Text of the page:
Lebkuchen Bars

A German Christmas

In the fall of 2011, my husband and I took an extended vacation to Nuremberg, Germany to see our youngest boy, who had already been over there for some time, play soccer. While there we took in every museum, restaurant, soccer game, the Nürnberg zoo, and every nearby small town and village we could explore and learn more about. And thanks to my husband and my own sweet tooth, we made it our daily intention to visit a new bakery—usually one within walking distance of our hotel. Even the smallest of bakeries had a plethora of choices to satisfy our desires. But hands down our favorite sweet was the local favorite, the Lebkuchen, or the gingerbread cookie. The closest translation of the word is the ‘life cookie,’ or the ‘sweet cookie,’ or even the ‘favorite cookie.’ The Lebkuchen indeed became all those things to us.

Screen Shot 2018-12-26 at 5.50.19 PM.png

As a home cook one of my favorite things to do is to choose recipes that require lengthy thought and preparation. Lebkuchen are no exception. In fact, to make them right one must make sure they have at the very least a day and a half to do so. What makes this cookie so much fun to bake is that while allowing the dough to chill overnight, as well as allowing them to bake slowly, I can set up the Christmas tree, pull down the ornaments from the attic, decorate the tree, put all the empty boxes back in the attic, and scarf down a cup or two of hot chocolate (sometimes with either schnapps or Bailey’s added, depending upon how German or Irish I feel at the time).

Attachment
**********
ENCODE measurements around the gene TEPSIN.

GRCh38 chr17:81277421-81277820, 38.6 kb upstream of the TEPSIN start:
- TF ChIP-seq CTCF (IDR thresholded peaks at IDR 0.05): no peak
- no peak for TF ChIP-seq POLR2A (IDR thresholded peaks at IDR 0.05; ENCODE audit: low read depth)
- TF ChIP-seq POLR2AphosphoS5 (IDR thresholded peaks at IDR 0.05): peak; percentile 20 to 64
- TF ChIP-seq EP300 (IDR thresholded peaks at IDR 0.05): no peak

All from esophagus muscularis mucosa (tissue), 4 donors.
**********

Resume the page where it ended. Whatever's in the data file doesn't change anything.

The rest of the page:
Lebkuchen remind me of one of my English stepfather’s favorite cookies, the fruit bar, except without the icing or chocolate drizzle. If you should decide to make them, it’s helpful to note that they can easily become hard if they’re not placed in an airtight tin or Tupperware. If that should happen, however, fear not. By adding a small piece of apple or bread to the container, the cookies should in no time soften up. Enjoy!


Lebkuchen Bars Ingredients and Directions

¾ cup honey

½ cup light brown sugar, packed

2 large eggs

2 T lemon and orange peel

2 ¼ cups King Arthur Unbleached All-Purpose Flour

¼ t baking soda

½ c finely chopped almonds

2 t ground cinnamon

1 T ground ginger

1 t ground cloves

¼ c finely ground diced ginger

Topped with chocolate glaze and sliced almonds

Mix honey and brown sugar over medium heat. Cool. Then add eggs and candied peel. Add the spices along with diced ginger. Combine all ingredients with the flour and baking soda. Cover with plastic wrap and chill overnight. Grease 9” x 13” pan and line bottom with parchment paper. Roll into rectangle and place it in the pan. Bake 350 for 20 to 25 minutes. Cool before glazing and decorating.

Hint: the small t means teaspoon, the capital T means tablespoon. I obviously love ginger!


Gwen Overland